And there were tweaks to the original plan. The new garage was not connected to the casino and, as it was being built, Pechanga decided to make it more efficient and easier for guests. “Within the garage itself we added sensors for each space so as you pull up you see exactly how many spaces are available at each level and when you get to the level the light dictates whether the space is open or not,” said Torres. “We track that information on dashboards so we know exactly what capacity the parking garages are at. Given that is wasn’t connected to the building we built a covered walkway and we also added a moving sidewalk.”
THE END RESULT
It has been nearly a quarter-century since the Pechanga tribe took its first steps into the gaming industry, and those who were there at the beginning have a unique perspective on the present. “What was amazing for us as operators was getting a sense of the pride that tribal officials had,” said Torres. “You had to take as step back and reflect on where the Pechanga tribe started. In 1995, it was the Pechanga Entertainment Center, which was literally tents and trailers and nine-foot buildings all hooked together. The approach was get as many of those coin-operated slot machines as you can to fit in it. It also offered bingo and very limited food and beverage offerings. And they did it with fewer than 100 people and about 100 slot machines. The tribe has really come a long way from a business standpoint and we are very proud to be part of that.”
Today, Pechanga’s new Resort Tower has 568 additional rooms and suites, bringing its total to about 1,090. Five new room types were added to Pechanga’s lineup with the addition. The second tower complements the other 522 rooms and suites in the Casino Tower.
The new room types include Deluxe Room (400 square feet), Junior Suite (550 square feet), Corner Suite (650 square feet), Deluxe Room with open air patio (on the fourth floor Zen Roof) and Corner Suite with open air patio (on the fourth floor Green Roof). Each of the new rooms comes with 55-inch and 65-inch flat screen TVs, at least eight USB charging ports, HDMI cable, Room Cast to stream personal content to in-room flat screen TV, eco-friendly smart lighting that turns room brightness down 70 percent when not in use, button-controlled hotel service and do not disturb indicators that instantly alert housekeeping staff remotely.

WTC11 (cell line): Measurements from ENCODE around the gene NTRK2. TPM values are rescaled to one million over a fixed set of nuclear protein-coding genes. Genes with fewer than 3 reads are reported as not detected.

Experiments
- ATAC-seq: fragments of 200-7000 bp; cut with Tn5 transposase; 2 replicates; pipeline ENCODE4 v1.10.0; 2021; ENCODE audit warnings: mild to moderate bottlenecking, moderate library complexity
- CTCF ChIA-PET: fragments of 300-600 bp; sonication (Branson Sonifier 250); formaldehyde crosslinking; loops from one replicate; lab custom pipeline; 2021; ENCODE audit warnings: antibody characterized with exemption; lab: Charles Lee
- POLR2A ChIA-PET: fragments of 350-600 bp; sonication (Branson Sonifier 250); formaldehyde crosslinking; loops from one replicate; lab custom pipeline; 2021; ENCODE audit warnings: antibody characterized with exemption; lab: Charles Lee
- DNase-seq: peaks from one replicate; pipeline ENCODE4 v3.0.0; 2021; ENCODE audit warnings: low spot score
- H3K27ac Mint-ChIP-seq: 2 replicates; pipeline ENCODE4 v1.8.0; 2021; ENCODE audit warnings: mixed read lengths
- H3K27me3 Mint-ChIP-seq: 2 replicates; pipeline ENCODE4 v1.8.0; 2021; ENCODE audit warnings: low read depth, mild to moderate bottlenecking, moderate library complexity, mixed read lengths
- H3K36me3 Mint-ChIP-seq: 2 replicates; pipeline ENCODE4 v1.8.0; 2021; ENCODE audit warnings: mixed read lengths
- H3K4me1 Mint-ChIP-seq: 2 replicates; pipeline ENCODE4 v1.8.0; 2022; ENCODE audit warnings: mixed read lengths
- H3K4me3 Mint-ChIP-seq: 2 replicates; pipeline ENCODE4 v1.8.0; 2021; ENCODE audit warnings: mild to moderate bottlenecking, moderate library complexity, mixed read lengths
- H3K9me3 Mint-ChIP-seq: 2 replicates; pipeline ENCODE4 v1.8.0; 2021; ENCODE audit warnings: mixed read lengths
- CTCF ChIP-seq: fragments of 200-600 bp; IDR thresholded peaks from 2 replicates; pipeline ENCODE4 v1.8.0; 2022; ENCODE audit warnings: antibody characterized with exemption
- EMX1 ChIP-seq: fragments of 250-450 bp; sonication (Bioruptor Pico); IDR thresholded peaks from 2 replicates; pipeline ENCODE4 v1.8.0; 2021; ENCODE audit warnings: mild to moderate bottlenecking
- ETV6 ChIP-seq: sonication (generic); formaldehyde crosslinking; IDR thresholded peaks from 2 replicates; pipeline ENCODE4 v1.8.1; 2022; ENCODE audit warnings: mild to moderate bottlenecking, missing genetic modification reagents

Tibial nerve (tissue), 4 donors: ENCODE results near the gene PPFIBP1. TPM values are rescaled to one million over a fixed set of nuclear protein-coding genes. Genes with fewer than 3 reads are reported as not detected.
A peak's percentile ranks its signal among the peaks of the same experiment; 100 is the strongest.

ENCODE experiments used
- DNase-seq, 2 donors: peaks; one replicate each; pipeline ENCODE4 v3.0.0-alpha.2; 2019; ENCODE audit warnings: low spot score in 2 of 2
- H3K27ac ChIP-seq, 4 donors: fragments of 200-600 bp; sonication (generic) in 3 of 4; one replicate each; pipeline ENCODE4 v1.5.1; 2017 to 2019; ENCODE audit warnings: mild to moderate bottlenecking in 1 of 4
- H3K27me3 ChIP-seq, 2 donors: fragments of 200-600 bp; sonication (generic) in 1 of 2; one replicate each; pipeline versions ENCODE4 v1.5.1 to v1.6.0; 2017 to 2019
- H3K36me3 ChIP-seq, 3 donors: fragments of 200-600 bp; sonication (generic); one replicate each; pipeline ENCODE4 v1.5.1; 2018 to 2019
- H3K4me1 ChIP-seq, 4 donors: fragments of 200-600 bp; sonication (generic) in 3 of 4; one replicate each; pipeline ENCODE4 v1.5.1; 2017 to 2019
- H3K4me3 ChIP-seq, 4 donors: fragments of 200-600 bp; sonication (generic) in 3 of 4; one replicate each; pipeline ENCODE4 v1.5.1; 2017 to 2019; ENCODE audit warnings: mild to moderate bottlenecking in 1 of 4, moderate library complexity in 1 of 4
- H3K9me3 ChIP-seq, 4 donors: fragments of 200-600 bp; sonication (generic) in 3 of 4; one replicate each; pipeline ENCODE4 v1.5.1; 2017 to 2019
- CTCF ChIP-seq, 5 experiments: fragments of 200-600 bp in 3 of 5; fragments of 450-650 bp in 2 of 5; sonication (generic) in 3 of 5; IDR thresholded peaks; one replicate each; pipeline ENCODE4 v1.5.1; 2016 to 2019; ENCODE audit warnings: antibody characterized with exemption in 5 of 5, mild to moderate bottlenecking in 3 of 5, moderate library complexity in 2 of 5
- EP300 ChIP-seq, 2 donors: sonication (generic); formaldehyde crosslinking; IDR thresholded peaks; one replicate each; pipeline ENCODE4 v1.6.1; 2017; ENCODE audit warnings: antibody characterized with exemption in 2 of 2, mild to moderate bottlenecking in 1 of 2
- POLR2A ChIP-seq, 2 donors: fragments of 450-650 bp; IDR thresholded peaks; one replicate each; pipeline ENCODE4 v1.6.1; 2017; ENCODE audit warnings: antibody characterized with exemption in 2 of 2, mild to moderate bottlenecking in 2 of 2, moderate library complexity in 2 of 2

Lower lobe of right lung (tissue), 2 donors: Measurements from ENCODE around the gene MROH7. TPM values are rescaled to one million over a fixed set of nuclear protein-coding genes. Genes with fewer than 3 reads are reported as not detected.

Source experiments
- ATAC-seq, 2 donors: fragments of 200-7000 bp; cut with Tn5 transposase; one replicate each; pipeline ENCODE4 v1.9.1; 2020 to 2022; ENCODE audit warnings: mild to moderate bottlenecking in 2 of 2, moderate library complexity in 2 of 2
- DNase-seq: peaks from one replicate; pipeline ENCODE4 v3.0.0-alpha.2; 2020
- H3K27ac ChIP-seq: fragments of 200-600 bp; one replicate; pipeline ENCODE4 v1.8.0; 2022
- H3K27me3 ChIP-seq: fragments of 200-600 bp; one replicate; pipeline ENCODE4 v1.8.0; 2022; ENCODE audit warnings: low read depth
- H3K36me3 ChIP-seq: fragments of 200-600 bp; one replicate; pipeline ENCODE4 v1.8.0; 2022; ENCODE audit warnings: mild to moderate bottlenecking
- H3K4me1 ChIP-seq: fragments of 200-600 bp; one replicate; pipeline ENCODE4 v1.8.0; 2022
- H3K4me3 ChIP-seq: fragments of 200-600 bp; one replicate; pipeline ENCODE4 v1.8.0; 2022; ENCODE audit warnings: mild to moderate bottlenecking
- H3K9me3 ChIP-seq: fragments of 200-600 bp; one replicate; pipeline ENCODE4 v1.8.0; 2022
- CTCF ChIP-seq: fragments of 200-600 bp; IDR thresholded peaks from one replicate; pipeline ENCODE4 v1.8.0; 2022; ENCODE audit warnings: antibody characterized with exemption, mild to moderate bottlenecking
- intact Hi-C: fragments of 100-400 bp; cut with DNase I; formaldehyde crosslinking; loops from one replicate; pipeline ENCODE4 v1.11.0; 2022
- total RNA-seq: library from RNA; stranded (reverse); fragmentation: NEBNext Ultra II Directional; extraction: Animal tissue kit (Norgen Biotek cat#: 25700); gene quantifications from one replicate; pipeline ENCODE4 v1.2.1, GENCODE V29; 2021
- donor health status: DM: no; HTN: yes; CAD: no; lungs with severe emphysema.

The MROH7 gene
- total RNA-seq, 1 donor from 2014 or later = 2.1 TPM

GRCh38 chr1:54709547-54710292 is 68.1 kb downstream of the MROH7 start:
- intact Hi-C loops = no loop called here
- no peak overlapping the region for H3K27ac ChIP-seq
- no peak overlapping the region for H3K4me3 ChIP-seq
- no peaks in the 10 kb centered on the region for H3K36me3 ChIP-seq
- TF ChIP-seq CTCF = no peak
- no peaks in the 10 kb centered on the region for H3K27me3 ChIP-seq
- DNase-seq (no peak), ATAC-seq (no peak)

Spa Pechanga now incorporates native healing techniques and botanicals into its treatments and overall holistic view, something essential to weave into the new spa for the Pechanga tribe. “We felt that was critical to bring this aspect of our culture here,” said Christina Fletcher-McMenamin, first vice president, Pechanga Development Corporation. “These plants and herbs were used for many thousands of years by our ancestors for nourishment and medicinal purposes. They really bring a therapeutic aspect of healing of which our guests can now enjoy.”
Nearly 70,000 square feet of additional meeting and event space was added, as where two new rrestaurants. The new event and meeting space provides ample room for trade shows, conventions and what so many guests want and love, more and better entertainment. “We are now getting acts like Steven Tyler, Pitbull, country singer Cole Swindell and comedians Adam Sandler, David Spade, Rob Schneider, Nick Swardson—all of whom performed in one show,” Torres said. “With the additional hotel and food and beverage offerings, we’re able to accommodate thousands of concert fans one night, and trade show and corporate guests the very next day.”
But one new amenity seems to top all the others. “The shining star of the project that everyone wants to talk about: the four-and-a-half acre pool complex that we call The Cove,” said Torres. “It has four pools, three hot tubs, 27 cabanas, two water slides and an incredible, huge swim-up bar with 18 underwater seats.”